This report appeared in The Japan Times in August 2014 as the lead-in item of a Olympic Notebook.

Legacy of 1984 Olympics still growing strong

By Ed Odeven

What will be the legacy of the 2020 Tokyo Summer Olympics?

There won’t be a simple, one-size-fits-all answer, and those answers will depend, of course, on who you ask. New buildings will transform areas of Tokyo, new sporting stars will emerge and others will extend their fame and accomplish new feats to awe the masses.

There will also be criticism and missteps. That goes with the territory.

At the same time, the inspiration for future Olympians cannot be measured with a thermometer or another handy tool.

But looking back at 1984 Los Angeles Summer Olympics, one can see clearly that effective planning, use of resources (including existing venues such as Los Angeles Memorial Coliseum) and capable management can serve as learning tools for the Tokyo Organizing Committee of the 2020 Olympic and Paralympic Games and others who’ll stage the quadrennial global games in the future.

The LA84 Foundation Board recently released its biennial report, including a wide-ranging interview with Peter Ueberroth, the chairman of the 1984 Los Angeles Olympic Committee and former Major League Baseball commissioner.

In the interview, Ueberroth sheds some light on what the Los Angeles Olympic Committee and the LA84 Foundation has done since the conclusion of the ’84 Games, funding youth sports throughout California, for instance, but also influencing how the IOC operates.

Ueberroth revealed that the surplus of nearly $250 million generated from the 1984 Games, which planted the seeds for the work of the LA84 Foundation, was a direct result of strategic planning.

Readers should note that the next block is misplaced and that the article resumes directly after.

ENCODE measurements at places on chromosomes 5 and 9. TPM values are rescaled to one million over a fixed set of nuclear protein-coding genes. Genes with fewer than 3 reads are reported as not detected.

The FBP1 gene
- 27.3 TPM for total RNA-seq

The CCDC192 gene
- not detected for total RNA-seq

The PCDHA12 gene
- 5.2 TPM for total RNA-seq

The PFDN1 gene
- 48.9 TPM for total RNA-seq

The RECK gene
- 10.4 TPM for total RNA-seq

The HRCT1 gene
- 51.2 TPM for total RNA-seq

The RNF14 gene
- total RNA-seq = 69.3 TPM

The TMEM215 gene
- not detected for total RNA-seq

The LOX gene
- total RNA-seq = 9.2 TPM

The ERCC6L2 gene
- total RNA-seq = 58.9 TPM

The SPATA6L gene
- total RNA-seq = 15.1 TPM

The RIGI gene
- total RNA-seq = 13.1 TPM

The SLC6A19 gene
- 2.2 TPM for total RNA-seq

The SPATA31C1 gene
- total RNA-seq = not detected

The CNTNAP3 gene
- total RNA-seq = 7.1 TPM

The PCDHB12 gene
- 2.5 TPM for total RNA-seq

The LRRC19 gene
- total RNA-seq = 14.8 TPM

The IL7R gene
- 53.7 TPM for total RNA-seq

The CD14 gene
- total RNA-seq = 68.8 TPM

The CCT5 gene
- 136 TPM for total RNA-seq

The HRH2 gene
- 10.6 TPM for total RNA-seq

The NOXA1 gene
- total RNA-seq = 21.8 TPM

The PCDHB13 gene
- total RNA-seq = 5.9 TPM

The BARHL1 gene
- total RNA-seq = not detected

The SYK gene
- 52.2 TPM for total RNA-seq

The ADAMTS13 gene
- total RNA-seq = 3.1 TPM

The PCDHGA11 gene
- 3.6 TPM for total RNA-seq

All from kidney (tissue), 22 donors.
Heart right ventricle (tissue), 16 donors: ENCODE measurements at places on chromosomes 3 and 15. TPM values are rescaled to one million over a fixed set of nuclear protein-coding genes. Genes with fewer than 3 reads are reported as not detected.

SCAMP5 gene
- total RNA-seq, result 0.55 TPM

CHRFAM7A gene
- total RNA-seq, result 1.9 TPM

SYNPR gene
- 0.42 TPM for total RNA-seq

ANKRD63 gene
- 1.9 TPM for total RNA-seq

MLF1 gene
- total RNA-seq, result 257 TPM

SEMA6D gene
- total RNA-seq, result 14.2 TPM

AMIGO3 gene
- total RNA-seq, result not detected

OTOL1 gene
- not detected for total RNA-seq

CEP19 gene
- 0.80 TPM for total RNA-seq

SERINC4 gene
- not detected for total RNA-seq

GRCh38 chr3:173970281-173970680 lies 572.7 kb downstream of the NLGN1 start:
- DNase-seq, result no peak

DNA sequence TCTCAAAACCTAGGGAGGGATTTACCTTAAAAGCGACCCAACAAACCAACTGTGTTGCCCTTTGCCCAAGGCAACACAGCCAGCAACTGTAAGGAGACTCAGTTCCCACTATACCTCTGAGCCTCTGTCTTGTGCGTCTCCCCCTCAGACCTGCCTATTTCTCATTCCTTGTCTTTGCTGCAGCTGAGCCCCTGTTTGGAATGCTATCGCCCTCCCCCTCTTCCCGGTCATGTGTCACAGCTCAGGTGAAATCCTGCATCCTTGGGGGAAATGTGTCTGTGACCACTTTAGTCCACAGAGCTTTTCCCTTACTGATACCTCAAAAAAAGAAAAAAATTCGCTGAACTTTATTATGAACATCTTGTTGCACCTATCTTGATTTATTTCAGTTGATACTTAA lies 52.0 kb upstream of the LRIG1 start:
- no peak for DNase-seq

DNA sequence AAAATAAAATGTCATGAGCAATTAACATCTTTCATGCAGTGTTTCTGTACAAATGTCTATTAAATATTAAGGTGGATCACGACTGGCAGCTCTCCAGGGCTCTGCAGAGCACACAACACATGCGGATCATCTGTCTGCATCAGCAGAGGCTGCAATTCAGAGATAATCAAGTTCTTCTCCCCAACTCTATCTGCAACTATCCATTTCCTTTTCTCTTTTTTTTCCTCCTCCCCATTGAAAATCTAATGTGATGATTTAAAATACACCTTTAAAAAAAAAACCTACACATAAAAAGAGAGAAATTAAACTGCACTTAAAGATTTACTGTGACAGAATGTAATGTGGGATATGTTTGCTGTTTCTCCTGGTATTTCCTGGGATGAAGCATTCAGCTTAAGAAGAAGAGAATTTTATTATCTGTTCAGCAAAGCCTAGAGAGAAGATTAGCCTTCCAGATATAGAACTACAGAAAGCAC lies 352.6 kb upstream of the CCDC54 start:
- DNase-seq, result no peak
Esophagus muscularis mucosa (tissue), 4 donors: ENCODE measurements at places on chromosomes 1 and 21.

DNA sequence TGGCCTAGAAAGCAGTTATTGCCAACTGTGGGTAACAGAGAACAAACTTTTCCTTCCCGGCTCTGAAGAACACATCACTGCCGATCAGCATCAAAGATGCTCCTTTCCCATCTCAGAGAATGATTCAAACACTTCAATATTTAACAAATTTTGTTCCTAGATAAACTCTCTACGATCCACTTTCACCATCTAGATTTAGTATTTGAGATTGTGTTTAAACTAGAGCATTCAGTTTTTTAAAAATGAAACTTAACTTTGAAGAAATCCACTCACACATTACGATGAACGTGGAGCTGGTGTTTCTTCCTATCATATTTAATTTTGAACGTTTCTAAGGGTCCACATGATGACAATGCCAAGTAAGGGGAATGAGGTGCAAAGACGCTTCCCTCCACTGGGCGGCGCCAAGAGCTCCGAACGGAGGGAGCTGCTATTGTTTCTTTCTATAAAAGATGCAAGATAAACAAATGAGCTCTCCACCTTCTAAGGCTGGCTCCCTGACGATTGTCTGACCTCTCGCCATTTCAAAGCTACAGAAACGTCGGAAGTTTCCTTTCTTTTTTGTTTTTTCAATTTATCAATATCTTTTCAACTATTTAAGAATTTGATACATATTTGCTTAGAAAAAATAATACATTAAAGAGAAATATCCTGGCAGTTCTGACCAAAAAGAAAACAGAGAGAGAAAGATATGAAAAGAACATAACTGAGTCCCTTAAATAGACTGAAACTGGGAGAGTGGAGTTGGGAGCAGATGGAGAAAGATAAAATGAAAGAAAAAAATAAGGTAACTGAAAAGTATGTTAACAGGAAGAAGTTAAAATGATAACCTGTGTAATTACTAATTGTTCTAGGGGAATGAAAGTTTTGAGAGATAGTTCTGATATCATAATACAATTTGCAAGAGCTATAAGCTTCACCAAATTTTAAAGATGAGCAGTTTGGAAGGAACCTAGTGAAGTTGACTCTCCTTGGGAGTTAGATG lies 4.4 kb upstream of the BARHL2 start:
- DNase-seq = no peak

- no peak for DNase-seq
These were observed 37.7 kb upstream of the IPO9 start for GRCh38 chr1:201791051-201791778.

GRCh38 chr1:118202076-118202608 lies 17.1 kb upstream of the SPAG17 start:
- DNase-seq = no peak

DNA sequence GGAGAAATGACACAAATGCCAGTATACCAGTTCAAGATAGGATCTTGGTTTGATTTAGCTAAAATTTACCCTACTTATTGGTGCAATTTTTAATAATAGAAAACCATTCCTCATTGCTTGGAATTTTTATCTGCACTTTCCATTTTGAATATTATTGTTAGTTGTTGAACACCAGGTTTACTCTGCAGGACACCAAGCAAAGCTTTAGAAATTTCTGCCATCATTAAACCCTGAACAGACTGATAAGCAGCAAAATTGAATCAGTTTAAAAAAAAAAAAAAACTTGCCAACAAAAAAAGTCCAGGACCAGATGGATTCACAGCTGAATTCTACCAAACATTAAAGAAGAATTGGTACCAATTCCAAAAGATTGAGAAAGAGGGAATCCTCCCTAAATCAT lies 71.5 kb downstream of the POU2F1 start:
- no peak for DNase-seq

“A lot of credit goes to the commissioners of each sport,” Ueberroth said in the interview, which is posted online at

“It was our idea to have people in place who were entrepreneurs and used to having run companies. They understood budgets. They were careful in budgeting, but they were more careful than we knew. They were planning on worst outcome, and when it turned out to be the best outcome, there were very substantial surpluses. . . .”

He added: “The goal was clearly to break even and not cost the taxpayers any money. We really wanted to be sure that we didn’t have a deficit. When you do that, you budget carefully. You do that with your costs being high, so that if you can beat the budget, you’ll have a surplus. . .”

Ueberroth was asked about the legacy of the 1984 Olympics.

His response: “The first is the LA84 Foundation. What the LA84 Foundation does is the true legacy. A wise person once said, ‘Give a person a fish, and he will eat for a day. Teach a person to fish, and he will eat for the rest of his life.’ LA84 Foundation says, ‘Let’s teach coaches how to coach. Let’s teach coaches how to encourage young athletes. Let’s make a difference in kids’ lives now to make their future better.’

“The second thing is, Los Angeles became a more diverse, international city after 1984. . . . Those 16 days of glory right here. It worked. It worked.”

As the LA84 Foundation continues to support sports — it funded 170 grants totaling $7.2 million between October 2012 and June 2014, according to the report — its legacy will benefit future generations.

And how does Ueberroth see that legacy taking shape?

“If I could roll ahead 30 years,” he said, “I’d like it to be such an important factor in our society that nobody else could fill this space. I’d like to see other cities model it, with the private sector working with a not-for-profit, and not doing it on a donated-dollar basis, but on a project basis, to impact youth in the major cities of the United States.

“I’d like to see look-alikes all over the nation, impacting our youth, groups that are totally focused on kids and sports. It’s that simple. It’s not complicated.”

There’s talk that Los Angeles could be a bid city for the 2024 Summer Olympics, and Ueberroth was asked how he sees this possibility and its potential surplus affecting the LA84 Foundation.

“L.A. could certainly get the bid,” he said in the report, “and it would be very deserving. I think that it’s unlikely that the current mechanism of the International Olympic Committee and its relationship with the bid cities would allow for any substantial surplus.

“Basically, the International Olympic Committee took our model and made it theirs.”